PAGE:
Postgresql Naming Conventions
In this article, we will explore the benefits to a PostgreSQL database designer and Python (or really any other language) coder of using naming conventions, and how to best use them. We’ll study some examples to clearly show the practical importance of using naming conventions in both database design and writing code.
Why use naming conventions?
“txtNameFirst” makes more sense as a variable and database field name (hereinafter, “names”) than “a,” “b,” “string1,” and “MyVariable.” And stay tuned; we are going to take it just a bit further. Hint: “t_name_first” is arguably more readable than “txtNameFirst”. Which of the following pieces of code is more readable for you?
CombinedAges = JohnAge + MyIntegerForAge2;
i_age_combined = i_age + i_Age;
When building a simple or complex application, whether you are designing a PostgreSQL database and/or writing the code that accesses that database, clarity is important and promotes efficiency. Let’s address consistency between variables in our code and field (column) names in our database. Which of the following SQL statements is more clear for you?
WHERE LastName ='" + string1 + "'"
WHERE t_name_last ='" + t_name_last_ + "'"
Note: you could even go so far as to name your tables like “tblusers” instead of “Users”, as you see above. The differences you see here may seem subtle, but small increases in efficiency usually compound to produce big gains in overall ease. Taking the time to think through how you name database fields and variables in the beginning will pay measurable dividends in efficiency later and your future self will thank you. _Not to mention anyone who inherits your project!
That all said, there are some schools of thought that recommend not naming your database fields the same as your variable names as we advocate in this article. To be fair, each approach has its pros and cons.
One argument in favor of naming them differently we can see when we ask the question, “What if I want to globally replace a variable’s name but not the corresponding database field name?” I propose that that particular use case has a low probability of happening.
Finally, the reverse argument could be made; that a global replace – or a code search – will benefit from having this kind of consistency. Here’s an example:
Let’s say you named a database field and the corresponding variable as
i_Count. Later you realize you want a few different kind of counters in your application. So you will want to globally replace
i_Count to now be
i_Count_Mega so as to make room for adding
Did you notice our break from consistency above where we used
i_count. With respect, this doesn’t matter. This capitalization detail is up to your personal preference. We tend to stick with lowercase, so as to reserve upper case for “important occassions,” but when would that be? Uppercase certainly stands out more.
Why would you use
t_name_last instead of txtFirstName and txtLastName? At first, it seems like such a small difference and I’d be willing to bet you have seen far more examples of the latter usage. So as to better understand the proposed methodology, let’s break our field/variable names down into parts.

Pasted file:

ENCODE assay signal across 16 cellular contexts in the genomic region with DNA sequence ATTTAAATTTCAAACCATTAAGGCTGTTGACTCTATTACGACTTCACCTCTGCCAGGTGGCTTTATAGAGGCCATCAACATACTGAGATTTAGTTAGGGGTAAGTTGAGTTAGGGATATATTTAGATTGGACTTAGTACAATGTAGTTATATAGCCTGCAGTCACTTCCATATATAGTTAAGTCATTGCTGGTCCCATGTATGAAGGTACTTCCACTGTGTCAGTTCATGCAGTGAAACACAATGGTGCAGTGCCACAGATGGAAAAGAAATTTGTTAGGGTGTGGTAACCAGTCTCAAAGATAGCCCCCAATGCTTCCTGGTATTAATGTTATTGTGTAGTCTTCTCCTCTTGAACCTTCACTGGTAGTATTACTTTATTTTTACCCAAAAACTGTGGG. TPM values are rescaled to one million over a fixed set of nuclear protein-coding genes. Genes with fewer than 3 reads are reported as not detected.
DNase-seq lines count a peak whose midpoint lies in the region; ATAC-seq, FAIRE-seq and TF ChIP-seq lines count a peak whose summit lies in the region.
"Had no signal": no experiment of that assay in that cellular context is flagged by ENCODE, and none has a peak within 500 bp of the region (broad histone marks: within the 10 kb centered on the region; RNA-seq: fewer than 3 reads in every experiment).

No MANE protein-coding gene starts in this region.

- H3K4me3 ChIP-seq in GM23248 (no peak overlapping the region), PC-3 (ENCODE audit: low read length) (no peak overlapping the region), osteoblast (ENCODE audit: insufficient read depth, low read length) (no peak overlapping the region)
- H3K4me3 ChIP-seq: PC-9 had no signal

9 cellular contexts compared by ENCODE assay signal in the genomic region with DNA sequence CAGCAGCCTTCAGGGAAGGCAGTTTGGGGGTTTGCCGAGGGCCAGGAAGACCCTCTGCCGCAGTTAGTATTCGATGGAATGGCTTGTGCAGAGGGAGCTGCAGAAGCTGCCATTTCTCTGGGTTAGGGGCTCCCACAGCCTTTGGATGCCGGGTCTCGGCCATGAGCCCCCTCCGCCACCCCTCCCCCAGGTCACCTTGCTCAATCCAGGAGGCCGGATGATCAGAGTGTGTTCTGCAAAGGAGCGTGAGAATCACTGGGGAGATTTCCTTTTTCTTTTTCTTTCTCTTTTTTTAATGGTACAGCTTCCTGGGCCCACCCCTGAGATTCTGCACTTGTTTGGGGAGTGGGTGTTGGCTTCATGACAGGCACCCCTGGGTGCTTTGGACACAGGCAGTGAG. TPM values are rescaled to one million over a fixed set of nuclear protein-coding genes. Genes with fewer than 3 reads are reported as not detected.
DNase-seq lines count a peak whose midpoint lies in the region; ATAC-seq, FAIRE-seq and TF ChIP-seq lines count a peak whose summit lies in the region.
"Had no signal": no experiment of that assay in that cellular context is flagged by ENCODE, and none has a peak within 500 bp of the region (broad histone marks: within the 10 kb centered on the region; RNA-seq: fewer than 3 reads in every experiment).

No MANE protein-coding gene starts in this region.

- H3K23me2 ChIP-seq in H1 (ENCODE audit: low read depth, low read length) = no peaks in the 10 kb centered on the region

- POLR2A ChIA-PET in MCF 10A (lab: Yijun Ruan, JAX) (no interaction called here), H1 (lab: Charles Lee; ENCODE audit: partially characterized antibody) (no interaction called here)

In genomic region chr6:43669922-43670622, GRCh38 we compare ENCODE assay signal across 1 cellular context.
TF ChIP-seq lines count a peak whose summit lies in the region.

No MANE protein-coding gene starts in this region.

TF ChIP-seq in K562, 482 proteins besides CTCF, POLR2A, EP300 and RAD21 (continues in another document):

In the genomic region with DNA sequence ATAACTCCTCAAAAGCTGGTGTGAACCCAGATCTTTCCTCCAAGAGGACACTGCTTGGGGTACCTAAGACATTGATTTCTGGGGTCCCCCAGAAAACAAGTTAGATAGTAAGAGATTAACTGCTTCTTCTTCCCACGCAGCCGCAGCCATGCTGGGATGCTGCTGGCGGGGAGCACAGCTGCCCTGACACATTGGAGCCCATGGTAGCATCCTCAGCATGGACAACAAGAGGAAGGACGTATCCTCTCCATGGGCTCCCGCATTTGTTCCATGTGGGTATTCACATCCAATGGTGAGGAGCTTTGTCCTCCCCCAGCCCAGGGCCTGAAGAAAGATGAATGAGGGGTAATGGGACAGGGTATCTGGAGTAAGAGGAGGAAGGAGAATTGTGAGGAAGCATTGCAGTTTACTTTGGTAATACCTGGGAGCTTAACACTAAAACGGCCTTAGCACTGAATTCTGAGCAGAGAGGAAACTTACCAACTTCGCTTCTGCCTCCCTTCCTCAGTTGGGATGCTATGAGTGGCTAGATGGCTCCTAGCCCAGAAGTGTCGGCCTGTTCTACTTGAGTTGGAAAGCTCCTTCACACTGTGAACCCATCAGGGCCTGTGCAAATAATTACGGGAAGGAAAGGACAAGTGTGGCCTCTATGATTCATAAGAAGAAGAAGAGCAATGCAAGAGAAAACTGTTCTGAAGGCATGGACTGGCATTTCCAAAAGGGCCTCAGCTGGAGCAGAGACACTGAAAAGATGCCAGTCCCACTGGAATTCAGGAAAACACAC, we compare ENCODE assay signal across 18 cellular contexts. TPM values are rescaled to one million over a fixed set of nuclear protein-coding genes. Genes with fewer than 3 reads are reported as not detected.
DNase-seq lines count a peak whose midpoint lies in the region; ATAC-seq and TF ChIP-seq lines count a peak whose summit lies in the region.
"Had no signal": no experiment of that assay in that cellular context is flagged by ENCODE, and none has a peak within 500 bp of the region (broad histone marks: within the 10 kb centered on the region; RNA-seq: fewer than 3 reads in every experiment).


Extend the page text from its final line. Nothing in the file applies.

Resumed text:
Two to three letter variable/field type designation –> High level category –> Next lower level of categorization Syntax:
high level category
next lower level category
Cat Let’s take a look at some examples where we can see the impact of using these type of naming conventions. We’ll assume here that you come from a practice of seeing benefit in using at least some structure. Here are two examples of pulling data from a PostgreSQL recordset into variables:
FirstName = rs["FirstName"];
LastName = rs["LastName"];
UserName = rs["UserName"];
MobilePhone = rs["MobilePhone"];
OfficePhone = rs["OfficePhone"];
DogAge = rs["DogAge"];
CatAge = rs["CatAge"];
CurrentScore = rs["CurrentScore"];
HighScore = rs["HighScore"];
IsSheVerified = rs["IsSheVerified"];
t_name_first = rs["t_name_first"]; // text/string
t_name_last = rs["t_name_last"];
t_name_user = rs["t_name_user"];
t_phone_mobile = rs["t_phone_mobile"];
t_phone_office = rs["t_phone_office"];
i_age_dog = rs["i_age_dog"]; // integer
i_age_cat = rs["i_age_cat"];
i_score_current = rs["i_score_current"];
i_score_high = rs["i_score_high"];
n_score_high = rs["n_score_high"]; // number (may have decimals)
is_user_verified = rs["is_user_verified"]; // boolean
b_user_verified = rs["b_user_verified"]; // boolean alternate
Do you see the difference? Some benefits for both your database schema and code to notice from the above structured examples:
- More readable;
- Easier to sort;
- Easier to modify;
- Increased elegance; and
- More esthetically pleasing.
An alternative you may have seen in use
The lowercase “two to three letter variable/field type designation” you see here is an industry standard practice. Example:
txtNameFirst = rs["txtNameFirst"]; // text/string
intAgeDog = rs["intAgeDog"]; // integer
numScoreHigh = rs["numScoreHigh"]; // number (may have decimals)
Code re-use – IMPORTANT!
If you haven’t re-used code at some point in your career as a programmer, you will. Let’s say you are writing a new application and you want to add a sign-in screen. Why recode it when you can copy the one you built into an application two projects back? If you have standardized your naming conventions, plugging that old sign-in screen into your new application will be quite a bit easier because variables such as t_name_user, t_password, and i_level_security are named the same in both applications.
Reading code – whether it was written by ourselves or others – can be difficult and time consuming. Using naming conventions is one way we can increase readability, consistency, and overall organization. These factors make an impact on overall efficiency.
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